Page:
The plunder of antiquities in Iraq and Israel continues, forever diminishing the ability of archaeologists to recreate the Biblical past, say Newsweek reporters Melinda Liu and Christopher Dickey in MSNBC News. Neither the new government in Iraq nor coalition troops are able to guard the many sites at which looters, in full daylight, dig up treasures thousands of years old to sell to collectors. Even if recovered, items have limited value without the context in which they were found. With no solution in sight, the article ends on an apocalyptic note:For believers contemplating the rise of the looters, lines from the Revelation of Saint John the Divine may come to mind: “Babylon the great is fallen, is fallen.” For archeologists, for the faithful, for all of us, the loss of this past impoverishes the future. Ripping artifacts from their contexts takes away the last chance we have to know those civilizations—from the world of Abraham to that of Nebuchadnezzar—that gave us our own.In Iraq, many of the looters are poor people just trying to support their families. The little they get is multiplied once the artifacts reach the antiquities market, where some may end up on a collector’s mantle. In Israel, ongoing violence often makes archaeological work impossible, despite “a rising tide of funds for Bible-related projects.” Where is Indiana Jones when we need him? This article raises awareness of a very real problem that demands action. But who is at fault? The political bias of the writers is hardly veiled. “In Israel, much care is taken to preserve the slightest trace that might reveal literal truths about the mystical teachings of scripture,” they say; much care is taken by whom? Why not identify the good guys? It is not the Palestinians who cast precious artifacts down the Kidron Valley and try to destroy evidences that might support Israel’s history in the land (see this Jerusalem Post article, for instance). What “mystical” teachings of Scripture do they have in mind, as contrasted with “literal truths” that an archaeologist might discover? An artifact is literal, but its interpretation requires a philosophy of history that can have many political, moral and theological components. They seem unaware that their philosophy colors their own interpretation of the Genesis account: thus they call the Temptation and the Fall “myths”. The authors fail to mention the atrocious acts of the former Iraqi dictator, and only speak of “the fall of Hussein” without mentioning who made him fall, as if he fell over by himself. If it weren’t for the American coalition toppling him, Hussein would still be in power, flooding dozens of important sites with the Tigris River (see 03/22/2002 headline). It also gives negative press to coalition forces, saying “coalition forces sometimes make matters worse,” selectively reporting one incident. They allege an American military base moved earth “potentially rich in relics” at the Babylon site while building protective walls, without giving the officer in charge a chance to respond about what exactly he was doing and why. The authors say nothing about the many extraordinary efforts the American soldiers have taken to preserve antiquities despite being shot at by anti-democratic Muslim terrorists and Saddam loyalists. The authors also fail to point the finger at the real problem in Israel. Look at this biased sentence: “In Israel, a rising tide of funds for Bible-related projects is flowing into Jerusalem and its environs [from whom?], but archeology is an overlooked casualty of the intifada: the violence has cut down the number of active digs.” Who is causing the violence but Muslim terrorists? What is the intifada but Palestinian Arabs intent on the destruction of Israel, the only democratic government in the region that supports archaeology? Who, on the constructive side, is giving money and promoting the scientific exploration of archaeological sites, but Israeli, British and American archaeologists? The authors write as if “the violence” is just a fact of life, like rainfall. If you cannot identify the problem, you cannot begin to identify a solution. The authors could have focused on solutions rather than wailing Biblical words out of context. Why not promote the peace and prosperity of the new democratic government in Iraq, so that the poor have good jobs that can reduce the desperation that makes getting a quick buck in looting attractive? Why not make sure that programs like “oil for food” actually get to the poor, instead of lining the pockets of dictators and U.N. officials? Why not promote the free and open access of scientific archaeological teams to the sites that Hussein long kept off limits? Why not severely punish convicted looters and dealers to set an example? Blaming the freedom-loving governments who have sacrificed the most blood, given the most money, and taken the most positive action to bring a peaceful environment for archaeologists is not helping find the solution to a very real problem. We have a suggestion. Send Newsweek reporters to Iraq to perform an archaeological dig on the mass graves.(Visited 12 times, 1 visits today)FacebookTwitterPinterestSave分享0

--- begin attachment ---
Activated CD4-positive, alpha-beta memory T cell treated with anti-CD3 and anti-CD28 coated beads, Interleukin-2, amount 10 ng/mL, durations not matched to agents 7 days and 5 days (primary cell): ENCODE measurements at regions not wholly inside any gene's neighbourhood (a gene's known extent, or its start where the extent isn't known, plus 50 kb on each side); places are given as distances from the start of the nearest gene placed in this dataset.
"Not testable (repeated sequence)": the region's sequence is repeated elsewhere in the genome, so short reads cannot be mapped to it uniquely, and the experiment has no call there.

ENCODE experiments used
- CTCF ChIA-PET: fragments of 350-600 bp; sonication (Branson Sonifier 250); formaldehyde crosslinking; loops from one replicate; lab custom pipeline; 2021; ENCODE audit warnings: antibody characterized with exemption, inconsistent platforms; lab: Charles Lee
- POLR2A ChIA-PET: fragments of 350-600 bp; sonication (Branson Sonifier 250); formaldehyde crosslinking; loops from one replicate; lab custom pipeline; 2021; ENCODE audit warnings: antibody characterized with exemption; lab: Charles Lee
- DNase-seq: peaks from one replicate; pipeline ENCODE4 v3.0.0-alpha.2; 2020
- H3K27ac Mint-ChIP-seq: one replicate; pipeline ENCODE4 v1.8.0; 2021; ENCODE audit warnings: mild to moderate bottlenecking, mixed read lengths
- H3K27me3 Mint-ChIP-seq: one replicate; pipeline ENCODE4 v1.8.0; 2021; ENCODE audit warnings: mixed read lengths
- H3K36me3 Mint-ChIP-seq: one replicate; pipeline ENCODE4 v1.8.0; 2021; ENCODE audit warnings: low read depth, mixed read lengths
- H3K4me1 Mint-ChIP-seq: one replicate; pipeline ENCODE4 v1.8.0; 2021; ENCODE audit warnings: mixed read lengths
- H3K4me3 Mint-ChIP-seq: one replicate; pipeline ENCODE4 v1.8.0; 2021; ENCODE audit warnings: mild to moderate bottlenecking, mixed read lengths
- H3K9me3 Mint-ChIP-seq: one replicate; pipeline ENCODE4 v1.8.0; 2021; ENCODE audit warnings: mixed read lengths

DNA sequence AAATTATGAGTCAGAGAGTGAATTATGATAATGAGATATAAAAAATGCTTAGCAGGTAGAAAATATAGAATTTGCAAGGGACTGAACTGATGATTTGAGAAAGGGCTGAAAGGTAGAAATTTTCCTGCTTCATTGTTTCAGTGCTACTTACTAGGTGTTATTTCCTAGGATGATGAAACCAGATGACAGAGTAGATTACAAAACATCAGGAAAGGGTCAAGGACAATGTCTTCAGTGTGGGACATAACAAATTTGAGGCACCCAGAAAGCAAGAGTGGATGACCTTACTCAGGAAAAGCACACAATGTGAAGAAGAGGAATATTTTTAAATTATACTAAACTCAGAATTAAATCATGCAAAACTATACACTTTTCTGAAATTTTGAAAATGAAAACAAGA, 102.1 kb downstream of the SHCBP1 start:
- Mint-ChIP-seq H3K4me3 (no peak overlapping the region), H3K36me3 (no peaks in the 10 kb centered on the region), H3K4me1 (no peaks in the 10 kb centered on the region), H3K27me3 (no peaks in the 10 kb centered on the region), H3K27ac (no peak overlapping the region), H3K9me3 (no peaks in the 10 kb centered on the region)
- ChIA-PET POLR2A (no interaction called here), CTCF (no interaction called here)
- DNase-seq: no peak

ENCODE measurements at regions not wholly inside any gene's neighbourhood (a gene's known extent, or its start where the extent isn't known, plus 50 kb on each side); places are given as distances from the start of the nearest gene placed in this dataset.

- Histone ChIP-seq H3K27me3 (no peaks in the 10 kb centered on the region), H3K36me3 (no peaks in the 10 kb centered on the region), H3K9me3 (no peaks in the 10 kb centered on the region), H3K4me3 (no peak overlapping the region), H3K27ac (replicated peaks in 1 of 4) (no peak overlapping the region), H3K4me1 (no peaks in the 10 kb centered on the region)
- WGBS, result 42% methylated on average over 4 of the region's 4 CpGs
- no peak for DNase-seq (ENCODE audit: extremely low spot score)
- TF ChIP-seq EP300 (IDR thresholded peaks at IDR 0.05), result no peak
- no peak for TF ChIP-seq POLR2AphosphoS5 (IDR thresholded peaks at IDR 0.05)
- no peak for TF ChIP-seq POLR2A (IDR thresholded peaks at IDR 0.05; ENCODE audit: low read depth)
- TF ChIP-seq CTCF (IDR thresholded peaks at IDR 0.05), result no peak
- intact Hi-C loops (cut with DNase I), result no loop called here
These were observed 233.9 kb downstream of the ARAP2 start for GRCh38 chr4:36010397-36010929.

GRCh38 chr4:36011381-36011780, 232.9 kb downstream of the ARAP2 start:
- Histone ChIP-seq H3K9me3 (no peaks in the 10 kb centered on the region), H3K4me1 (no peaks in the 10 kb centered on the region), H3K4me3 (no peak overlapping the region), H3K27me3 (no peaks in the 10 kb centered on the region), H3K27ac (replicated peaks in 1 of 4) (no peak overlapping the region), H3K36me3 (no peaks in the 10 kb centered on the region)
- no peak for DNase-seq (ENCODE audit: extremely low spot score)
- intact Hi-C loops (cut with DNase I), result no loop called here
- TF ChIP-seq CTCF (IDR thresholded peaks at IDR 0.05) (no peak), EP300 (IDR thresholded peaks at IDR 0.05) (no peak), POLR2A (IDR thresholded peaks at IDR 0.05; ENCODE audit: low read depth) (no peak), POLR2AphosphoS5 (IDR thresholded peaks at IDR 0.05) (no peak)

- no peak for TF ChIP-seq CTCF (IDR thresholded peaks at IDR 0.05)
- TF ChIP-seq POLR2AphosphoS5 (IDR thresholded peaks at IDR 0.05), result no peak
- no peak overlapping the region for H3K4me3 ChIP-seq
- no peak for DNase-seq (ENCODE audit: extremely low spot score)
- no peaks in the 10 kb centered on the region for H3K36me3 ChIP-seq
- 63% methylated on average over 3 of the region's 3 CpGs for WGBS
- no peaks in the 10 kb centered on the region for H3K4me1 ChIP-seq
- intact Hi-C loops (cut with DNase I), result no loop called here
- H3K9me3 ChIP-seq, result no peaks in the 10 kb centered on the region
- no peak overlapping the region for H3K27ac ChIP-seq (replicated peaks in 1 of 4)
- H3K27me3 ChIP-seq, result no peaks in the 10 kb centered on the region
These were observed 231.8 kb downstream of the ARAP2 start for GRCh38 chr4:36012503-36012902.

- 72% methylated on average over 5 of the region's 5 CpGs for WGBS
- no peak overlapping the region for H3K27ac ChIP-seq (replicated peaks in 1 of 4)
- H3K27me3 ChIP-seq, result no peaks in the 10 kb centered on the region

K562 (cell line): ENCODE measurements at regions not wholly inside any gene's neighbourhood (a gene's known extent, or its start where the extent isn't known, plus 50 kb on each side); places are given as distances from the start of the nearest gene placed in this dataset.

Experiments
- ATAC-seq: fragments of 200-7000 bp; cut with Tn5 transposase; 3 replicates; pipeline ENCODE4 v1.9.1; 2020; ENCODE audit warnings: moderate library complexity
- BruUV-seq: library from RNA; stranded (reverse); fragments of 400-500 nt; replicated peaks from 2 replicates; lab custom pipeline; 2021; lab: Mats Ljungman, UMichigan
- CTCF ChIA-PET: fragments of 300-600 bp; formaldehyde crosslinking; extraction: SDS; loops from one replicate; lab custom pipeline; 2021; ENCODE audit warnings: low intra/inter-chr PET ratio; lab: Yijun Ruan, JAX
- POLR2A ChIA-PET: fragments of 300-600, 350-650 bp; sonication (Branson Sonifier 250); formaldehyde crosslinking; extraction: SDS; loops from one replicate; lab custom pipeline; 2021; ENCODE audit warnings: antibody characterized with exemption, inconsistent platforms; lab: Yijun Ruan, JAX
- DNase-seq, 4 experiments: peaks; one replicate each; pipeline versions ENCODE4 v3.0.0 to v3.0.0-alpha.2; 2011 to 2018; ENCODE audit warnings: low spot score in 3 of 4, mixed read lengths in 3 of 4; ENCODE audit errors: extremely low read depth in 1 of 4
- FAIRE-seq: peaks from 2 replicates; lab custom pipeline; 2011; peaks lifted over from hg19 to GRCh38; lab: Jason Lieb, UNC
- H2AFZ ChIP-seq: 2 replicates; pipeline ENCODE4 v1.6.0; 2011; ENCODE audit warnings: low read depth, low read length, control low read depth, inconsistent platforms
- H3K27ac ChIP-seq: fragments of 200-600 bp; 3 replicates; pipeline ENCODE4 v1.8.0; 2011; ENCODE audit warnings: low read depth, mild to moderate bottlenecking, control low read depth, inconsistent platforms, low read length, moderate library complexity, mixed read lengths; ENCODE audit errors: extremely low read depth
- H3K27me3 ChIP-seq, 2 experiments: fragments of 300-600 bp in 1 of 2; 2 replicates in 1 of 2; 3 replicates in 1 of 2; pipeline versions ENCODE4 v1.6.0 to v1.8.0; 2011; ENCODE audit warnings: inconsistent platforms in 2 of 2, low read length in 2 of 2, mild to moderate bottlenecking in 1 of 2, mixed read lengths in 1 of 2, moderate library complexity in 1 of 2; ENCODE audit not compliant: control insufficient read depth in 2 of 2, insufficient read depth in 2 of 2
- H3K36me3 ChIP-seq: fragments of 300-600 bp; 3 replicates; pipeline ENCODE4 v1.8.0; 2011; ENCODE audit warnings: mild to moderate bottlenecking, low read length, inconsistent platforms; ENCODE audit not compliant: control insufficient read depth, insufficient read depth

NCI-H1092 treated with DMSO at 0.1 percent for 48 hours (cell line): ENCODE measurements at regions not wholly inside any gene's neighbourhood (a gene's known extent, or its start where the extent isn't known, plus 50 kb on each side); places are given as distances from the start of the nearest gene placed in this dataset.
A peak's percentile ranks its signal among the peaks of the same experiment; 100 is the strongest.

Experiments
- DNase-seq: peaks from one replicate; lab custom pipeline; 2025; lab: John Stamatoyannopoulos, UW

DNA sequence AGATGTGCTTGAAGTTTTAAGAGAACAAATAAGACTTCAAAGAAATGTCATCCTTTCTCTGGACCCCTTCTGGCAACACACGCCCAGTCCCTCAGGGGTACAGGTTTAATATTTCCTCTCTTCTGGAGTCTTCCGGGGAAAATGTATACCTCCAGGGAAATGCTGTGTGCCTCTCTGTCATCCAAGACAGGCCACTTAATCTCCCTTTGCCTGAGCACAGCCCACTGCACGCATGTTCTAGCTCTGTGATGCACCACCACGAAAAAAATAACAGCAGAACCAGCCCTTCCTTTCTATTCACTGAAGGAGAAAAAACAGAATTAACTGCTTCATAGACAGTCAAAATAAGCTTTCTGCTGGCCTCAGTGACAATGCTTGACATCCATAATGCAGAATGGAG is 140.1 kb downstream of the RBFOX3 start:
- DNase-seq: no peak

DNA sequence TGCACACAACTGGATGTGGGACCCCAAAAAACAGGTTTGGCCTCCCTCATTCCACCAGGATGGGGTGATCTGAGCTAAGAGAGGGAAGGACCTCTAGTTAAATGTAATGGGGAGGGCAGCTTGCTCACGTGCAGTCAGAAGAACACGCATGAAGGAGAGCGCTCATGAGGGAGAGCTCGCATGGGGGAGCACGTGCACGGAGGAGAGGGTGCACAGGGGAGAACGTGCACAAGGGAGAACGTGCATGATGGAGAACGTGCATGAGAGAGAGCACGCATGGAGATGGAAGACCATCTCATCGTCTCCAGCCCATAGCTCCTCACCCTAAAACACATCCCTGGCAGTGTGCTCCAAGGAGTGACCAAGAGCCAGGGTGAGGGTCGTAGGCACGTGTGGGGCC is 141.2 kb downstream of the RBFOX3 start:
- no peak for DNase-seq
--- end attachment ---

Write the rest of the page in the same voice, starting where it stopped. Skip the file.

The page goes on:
Sam Nzima with his iconic photograph (Image: Denis Farrell) A depiction of the so-called Bantu Education system. (Image: City of Joburg) The June 16, 1976 Memorial at the Hector Pieterson Museum in Soweto. (Image: Enoch Lehung, City of Joburg) Ahead of Youth Day, Sam Nzima urges the young people of South Africa to protect and support each other. (Images: SouthAfrica.info) MEDIA CONTACTS • Kwezi Gule Curator for the Hector Pieterson Museum +271 725 3130 RELATED ARTICLES • Youth Day: lessons from 1976 • Playing a part to give youth a future • Let’s learn and honour Children’s Act • How does Mandela Day inspire you?Cadine Pillay“Take back your courage!” declares Sam Nzima, former apartheid photojournalist, urging young people of South Africa to assume the strength and courage of their predecessors. Nzima took the legendary photograph of the fatally wounded 12-year-old Hector Pieterson being carried by Mbuyisa Makhubo, while Hector’s sister Antoinette Sithole runs alongside. It is a photograph that captured and exposed not just the Soweto uprising on 16 June 1976, but the entire struggle of black people during apartheid.That event is commemorated on the annual Youth Day, 16 June, and the whole month around the day is focused on strategies to develop and uplift South Africa’s young people.The government’s theme for Youth Month 2012 – Together we can do more to build infrastructure and fight youth unemployment – is an ambitious one, but conveys hope to many South Africans who recognise the struggles that were overcome.Ahead of the countrywide celebrations, Nzima conveys a message to young South Africans in his gripping and courageous story, and carefully reflects on the events of that fateful day.June 16, 1976 revisitedNzima, 78, is a warm-spirited man who remembers that day as if it were yesterday.“I will never forget that day in Soweto,” he says with candour in his voice. “It is in my blood and now part of me.”On 16 June 1976, thousands of South African schoolchildren marched in protest of the so-called Bantu Education system – the rest is history. Nzima arrived in Soweto early that morning, assigned to cover what he thought would be peaceful protests.“I thought it would just be an ordinary day,” he says. “I had no idea it would be a day that would go down in the history books of South Africa, or that a child would be killed.“The students were just going to protest their rights and take a memorandum of demands to the education department,” he recalls and then pauses. “They did not even reach their destination.”Nzima watched from a distance as students painted signs that said “Afrikaans must be abolished” and “We are being fed the crumbs of education” – at the time black students were forced to study a sub-standard curriculum and were taught in Afrikaans, the language that, to them, represented their oppressor.As they began marching, the students were confronted by the police and began to sing “Nkosi Sikelel’ iAfrika” – the national anthem of South Africa today, but a protest song that was banned back then.The police began shooting, and Nzima saw a boy fall. The tall Mbuyisa Makhubo, then just 18, quickly picked him up and began to run. Nzima took six pictures as the wounded boy was taken to the nearest car, driven by a colleague from his newspaper, and rushed to a clinic. There, he was pronounced dead and identified as Pieterson.Nzima, working at a time when restrictions on reporting on conflict were draconian, removed the film and hid it in his sock. Later, police forced him to expose the film in his camera, but the photos of Pieterson were safe.Pieterson was one of the first to die from police gunfire after Soweto students were ordered to disperse. Reports varied on the number of people killed – some say about 180, others 400. Trials of the man behind the photographThe police were enraged by the attention his photograph drew, and Nzima left Johannesburg and his newspaper, fearing for his life. For a long time he lived under house arrest, and was constantly harassed by the police. But his photograph continued to garner attention and would later go right around the world.Nzima now enjoys a peaceful existence in his hometown of Lillydale in Mpumalanga, where he is a humble community leader.Although he was honoured on Freedom Day 2011 with a National Order for his contribution to photojournalism and for exposing apartheid brutality, the fame the photograph has brought him is equally matched with loss as it resulted in the end of his career, and banishment from Johannesburg, to live in abject poverty.Despite these unfortunate circumstances, Nzima does not regret the path fate chose for him that day.“At first I hated the picture, because I thought I would be killed for taking it,” he says. “But even though it was the end of my journalism career and my life in Johannesburg, it gave back so much tenfold.”Nzima’s photograph tells a courageous story because it has lived for over three decades and made its way to the 18-year-old democratic South Africa.“You don’t even need a caption to see that something terrible has happened,” Nzima says, describing his photograph.The heartfelt photograph has received worldwide recognition over the years and has even been honoured in the Hector Pieterson Schule in Berlin – a school named after the young victim.“I’m happy that the Germans saw the opportunity to name one of their high schools after Pieterson,” Nzima says. “This means the picture I took left its mark on them as well.”Nzima wishes to one day open a photojournalism school of his own for young people. He hopes in turn they will go out and take truthful photos of history that the whole world will see and remember.‘Young people must carry each other’Nzima’s advice to teenagers and young adults of today is clear as it is in his photograph – young people must carry each other.“Every day is a struggle for young people today and that is all the more reason they should protect and support each other,” he says.Back then, Nzima reflects, young people were so eager to learn that they fought for it.“Today’s youth do not appreciate their freedom because they did not struggle for it. It was given to them and therefore they do not know the worth.“If protesting students did not take into their own hands the fight for their right to education 36 years ago, the youngsters of today would not enjoy their freedom and education.“Fighting for a better education is not something that is demonstrated these days by the younger generation. Today, they have so much of freedom that they are fighting HIV/AIDS, alcohol and drug abuse and rape instead.”Nzima remembers the restrictions black people had during apartheid.“We could not even enter a grocery store. If we wanted to buy groceries we had to purchase them through the windows in the back. We could not walk around freely and do as we please because of those restrictions.”‘Take back your courage’“Take back your courage”, is the message from Nzima.“The respect of the younger generation must be strengthened, and at the same time children must be guided,” he asserts.Every year the children of South Africa are born further away from 1976, and memories of those long-ago Sowetan students are fleeting. The country has just one day a year to recreate and remember, and educate young people on the sacrifices that were made so they could enjoy free and equal education.“They need to learn about June 16 and the Soweto massacre every day, not just one day a year,” Nzima says.Although the history of apartheid and the Soweto Uprising are taught in schools across South Africa, it is imperative for young people to acknowledge the sacrifices made for them, in every aspect of their lives today – not by force or obligation, but out of willingness, respect and appreciation.While some still suffer the aftermath of apartheid, we can take comfort in knowing that today every child is born into a free South Africa with the right to education.Former president Nelson Mandela said: “Education is the most powerful weapon which you can use to change the world.”It is important, says Nzima, for the young people to remember how far we all have come and recognise the people who helped get us here. Most importantly we must remember – much like back then – that the courage of the youth ensures the victory of our country.